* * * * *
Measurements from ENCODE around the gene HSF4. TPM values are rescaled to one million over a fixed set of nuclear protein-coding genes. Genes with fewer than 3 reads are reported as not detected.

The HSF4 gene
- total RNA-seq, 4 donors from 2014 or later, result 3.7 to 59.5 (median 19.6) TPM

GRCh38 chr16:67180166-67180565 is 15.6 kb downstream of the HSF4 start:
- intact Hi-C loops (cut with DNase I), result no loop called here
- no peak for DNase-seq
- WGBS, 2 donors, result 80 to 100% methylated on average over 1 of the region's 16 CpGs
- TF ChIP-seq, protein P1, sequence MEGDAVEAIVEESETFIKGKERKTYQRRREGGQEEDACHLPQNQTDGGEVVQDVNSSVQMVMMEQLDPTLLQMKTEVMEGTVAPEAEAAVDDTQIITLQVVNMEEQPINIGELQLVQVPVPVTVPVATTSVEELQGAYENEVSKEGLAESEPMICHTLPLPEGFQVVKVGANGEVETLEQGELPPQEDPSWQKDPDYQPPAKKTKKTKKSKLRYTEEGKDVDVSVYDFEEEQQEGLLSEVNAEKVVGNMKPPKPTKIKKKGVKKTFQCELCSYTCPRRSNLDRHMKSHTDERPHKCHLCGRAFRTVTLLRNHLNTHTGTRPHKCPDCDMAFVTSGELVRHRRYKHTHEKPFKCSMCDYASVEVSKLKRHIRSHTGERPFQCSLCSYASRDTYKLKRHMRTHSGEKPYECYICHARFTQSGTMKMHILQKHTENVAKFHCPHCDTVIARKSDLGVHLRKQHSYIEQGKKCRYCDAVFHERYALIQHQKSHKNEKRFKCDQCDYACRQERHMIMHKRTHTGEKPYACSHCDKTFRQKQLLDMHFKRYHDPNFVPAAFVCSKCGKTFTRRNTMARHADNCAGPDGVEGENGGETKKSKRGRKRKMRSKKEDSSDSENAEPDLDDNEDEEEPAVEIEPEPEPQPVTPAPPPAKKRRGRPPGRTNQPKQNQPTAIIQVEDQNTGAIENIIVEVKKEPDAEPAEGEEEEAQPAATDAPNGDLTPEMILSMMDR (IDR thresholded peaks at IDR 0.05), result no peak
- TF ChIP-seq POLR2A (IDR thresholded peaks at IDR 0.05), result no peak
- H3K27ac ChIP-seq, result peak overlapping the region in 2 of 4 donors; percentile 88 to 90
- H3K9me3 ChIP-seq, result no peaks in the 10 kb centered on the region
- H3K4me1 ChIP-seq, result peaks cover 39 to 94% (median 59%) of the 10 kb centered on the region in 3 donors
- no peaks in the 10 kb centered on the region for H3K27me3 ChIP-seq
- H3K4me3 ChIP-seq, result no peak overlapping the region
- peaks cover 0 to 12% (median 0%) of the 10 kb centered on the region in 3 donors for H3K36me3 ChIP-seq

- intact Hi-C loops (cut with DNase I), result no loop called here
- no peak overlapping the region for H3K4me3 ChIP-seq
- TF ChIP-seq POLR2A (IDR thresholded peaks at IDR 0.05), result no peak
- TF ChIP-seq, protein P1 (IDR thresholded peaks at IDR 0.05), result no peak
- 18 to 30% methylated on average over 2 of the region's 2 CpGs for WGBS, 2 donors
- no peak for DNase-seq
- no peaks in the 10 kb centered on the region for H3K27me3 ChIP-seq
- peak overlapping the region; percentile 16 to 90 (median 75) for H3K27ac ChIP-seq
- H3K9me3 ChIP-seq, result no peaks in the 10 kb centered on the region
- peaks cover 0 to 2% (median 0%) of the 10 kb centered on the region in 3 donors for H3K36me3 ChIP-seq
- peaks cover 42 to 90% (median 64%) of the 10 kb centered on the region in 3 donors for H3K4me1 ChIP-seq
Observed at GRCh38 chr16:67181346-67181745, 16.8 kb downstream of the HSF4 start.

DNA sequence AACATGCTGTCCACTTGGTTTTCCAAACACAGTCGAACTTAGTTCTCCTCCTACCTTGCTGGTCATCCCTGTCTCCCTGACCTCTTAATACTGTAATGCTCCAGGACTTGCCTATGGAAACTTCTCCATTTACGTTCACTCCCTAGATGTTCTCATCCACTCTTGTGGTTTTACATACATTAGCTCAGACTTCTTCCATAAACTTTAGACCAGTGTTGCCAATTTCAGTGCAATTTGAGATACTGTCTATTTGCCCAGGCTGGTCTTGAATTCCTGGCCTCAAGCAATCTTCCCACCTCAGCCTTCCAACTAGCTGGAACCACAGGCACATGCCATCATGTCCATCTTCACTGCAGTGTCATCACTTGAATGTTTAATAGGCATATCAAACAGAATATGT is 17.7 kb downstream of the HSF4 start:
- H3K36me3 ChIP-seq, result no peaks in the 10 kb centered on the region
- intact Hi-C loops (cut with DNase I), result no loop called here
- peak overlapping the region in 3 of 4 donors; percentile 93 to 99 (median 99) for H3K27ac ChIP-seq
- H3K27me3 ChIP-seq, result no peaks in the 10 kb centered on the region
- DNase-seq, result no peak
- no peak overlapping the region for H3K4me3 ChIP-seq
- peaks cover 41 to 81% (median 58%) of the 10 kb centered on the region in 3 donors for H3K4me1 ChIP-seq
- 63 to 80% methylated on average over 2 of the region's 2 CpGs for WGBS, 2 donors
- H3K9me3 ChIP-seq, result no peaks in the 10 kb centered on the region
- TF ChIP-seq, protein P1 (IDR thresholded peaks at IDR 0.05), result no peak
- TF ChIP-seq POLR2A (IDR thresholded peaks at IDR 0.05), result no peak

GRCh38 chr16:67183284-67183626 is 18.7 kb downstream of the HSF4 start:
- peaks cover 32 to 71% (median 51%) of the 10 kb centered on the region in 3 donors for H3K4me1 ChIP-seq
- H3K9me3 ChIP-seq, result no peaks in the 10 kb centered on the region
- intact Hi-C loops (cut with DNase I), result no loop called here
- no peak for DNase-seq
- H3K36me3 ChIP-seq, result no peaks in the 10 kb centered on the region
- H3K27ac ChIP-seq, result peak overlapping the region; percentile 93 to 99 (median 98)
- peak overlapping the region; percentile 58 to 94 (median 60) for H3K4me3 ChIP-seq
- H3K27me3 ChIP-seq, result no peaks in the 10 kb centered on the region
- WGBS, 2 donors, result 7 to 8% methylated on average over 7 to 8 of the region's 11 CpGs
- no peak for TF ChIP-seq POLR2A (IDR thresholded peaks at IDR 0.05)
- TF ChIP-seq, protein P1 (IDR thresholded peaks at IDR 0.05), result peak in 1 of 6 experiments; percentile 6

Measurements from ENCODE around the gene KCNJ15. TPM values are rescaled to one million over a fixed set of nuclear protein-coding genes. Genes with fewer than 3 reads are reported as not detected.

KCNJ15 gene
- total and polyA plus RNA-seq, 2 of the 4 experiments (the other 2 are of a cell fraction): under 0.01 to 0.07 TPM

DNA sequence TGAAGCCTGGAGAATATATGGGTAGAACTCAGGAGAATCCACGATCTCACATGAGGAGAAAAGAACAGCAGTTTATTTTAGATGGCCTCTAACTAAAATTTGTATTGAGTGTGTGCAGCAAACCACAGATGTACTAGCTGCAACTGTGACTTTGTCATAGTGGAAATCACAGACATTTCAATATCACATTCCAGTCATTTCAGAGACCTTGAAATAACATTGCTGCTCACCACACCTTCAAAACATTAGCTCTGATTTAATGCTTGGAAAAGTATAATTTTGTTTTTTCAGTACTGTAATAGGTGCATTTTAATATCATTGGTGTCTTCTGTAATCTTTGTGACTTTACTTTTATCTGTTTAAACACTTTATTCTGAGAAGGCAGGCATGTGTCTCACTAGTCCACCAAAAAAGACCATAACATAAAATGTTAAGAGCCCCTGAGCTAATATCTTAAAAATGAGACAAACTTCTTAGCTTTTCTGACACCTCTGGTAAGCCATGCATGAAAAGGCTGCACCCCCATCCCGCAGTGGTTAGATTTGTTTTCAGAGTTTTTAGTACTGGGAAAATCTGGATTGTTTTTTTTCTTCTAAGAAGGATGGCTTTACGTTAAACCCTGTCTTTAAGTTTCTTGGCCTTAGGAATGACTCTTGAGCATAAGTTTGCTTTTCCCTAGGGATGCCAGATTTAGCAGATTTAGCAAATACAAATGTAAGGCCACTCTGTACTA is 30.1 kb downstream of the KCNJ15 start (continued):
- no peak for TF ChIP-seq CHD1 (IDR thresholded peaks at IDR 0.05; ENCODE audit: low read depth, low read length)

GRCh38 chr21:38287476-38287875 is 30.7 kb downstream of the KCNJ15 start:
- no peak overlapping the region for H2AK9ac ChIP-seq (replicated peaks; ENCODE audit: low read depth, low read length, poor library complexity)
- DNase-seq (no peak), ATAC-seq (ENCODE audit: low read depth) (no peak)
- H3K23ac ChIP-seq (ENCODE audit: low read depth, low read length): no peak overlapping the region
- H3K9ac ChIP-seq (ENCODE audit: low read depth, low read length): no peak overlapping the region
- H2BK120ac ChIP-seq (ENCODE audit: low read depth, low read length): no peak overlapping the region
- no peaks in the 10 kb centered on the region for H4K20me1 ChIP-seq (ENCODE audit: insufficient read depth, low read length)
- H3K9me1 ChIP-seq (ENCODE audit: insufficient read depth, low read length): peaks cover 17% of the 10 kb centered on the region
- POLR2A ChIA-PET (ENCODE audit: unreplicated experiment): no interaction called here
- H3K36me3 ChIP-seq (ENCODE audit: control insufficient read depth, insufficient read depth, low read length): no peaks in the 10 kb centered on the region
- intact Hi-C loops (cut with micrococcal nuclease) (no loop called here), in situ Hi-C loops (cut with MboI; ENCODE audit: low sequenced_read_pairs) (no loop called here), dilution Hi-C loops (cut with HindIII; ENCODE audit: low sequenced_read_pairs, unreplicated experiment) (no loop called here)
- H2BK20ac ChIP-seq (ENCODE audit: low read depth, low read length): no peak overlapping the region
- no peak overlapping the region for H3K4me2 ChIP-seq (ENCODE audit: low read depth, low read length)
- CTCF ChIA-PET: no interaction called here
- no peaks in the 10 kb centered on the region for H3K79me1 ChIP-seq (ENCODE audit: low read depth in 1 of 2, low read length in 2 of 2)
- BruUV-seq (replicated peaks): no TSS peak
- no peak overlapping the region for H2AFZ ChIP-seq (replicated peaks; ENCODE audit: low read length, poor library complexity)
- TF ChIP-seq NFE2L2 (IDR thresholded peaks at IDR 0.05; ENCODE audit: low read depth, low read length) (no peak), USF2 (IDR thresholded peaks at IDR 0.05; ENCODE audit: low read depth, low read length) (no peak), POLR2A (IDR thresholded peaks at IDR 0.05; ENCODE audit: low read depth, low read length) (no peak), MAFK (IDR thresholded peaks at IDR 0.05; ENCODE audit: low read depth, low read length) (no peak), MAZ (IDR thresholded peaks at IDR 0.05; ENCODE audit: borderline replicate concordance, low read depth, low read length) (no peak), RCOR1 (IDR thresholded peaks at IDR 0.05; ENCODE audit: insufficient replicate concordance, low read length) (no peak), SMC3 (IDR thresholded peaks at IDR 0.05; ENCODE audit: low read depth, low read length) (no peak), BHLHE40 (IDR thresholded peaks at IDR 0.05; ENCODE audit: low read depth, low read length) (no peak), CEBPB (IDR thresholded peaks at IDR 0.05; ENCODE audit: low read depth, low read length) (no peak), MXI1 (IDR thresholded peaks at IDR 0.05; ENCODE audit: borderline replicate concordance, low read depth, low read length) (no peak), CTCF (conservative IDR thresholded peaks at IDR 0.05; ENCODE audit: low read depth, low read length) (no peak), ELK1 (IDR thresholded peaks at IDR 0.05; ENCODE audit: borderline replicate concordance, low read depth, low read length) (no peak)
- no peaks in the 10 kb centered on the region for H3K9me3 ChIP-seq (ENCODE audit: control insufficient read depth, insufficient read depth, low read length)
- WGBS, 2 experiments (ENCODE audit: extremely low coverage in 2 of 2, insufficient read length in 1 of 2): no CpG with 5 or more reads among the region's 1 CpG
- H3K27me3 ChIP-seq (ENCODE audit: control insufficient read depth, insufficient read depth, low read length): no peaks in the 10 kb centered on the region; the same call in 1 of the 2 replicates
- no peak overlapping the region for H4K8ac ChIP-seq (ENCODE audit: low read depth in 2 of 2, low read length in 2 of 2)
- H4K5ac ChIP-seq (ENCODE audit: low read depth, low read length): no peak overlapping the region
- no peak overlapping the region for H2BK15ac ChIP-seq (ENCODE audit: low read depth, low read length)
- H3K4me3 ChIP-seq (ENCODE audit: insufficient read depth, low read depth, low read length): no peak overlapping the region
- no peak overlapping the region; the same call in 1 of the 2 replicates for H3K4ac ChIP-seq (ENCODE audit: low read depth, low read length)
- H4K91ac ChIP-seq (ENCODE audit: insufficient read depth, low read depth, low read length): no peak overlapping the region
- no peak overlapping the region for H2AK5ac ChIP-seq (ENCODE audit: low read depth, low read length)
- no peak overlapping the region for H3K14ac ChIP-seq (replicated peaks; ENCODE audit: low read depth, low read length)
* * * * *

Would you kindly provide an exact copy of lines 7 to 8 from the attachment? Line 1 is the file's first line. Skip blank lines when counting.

- WGBS, 2 donors, result 80 to 100% methylated on average over 1 of the region's 16 CpGs
- TF ChIP-seq, protein P1, sequence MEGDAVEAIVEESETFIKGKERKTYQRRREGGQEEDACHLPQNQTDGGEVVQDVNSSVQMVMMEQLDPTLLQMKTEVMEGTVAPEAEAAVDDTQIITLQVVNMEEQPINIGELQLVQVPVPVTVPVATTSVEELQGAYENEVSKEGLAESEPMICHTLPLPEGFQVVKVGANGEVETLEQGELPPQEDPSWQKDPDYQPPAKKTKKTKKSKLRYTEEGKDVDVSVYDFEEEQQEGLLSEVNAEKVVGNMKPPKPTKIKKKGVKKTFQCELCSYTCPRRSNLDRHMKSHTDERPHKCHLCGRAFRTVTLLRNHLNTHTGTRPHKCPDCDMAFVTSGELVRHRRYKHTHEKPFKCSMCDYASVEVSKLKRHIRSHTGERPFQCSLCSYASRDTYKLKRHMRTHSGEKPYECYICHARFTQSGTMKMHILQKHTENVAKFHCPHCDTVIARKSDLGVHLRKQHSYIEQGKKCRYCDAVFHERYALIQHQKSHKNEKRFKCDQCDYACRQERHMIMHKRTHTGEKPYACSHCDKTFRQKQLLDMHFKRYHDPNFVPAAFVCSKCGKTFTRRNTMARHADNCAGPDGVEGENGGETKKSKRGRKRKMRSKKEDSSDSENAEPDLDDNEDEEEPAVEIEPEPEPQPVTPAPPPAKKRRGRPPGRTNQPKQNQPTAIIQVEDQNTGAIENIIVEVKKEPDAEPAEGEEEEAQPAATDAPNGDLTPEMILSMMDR (IDR thresholded peaks at IDR 0.05), result no peak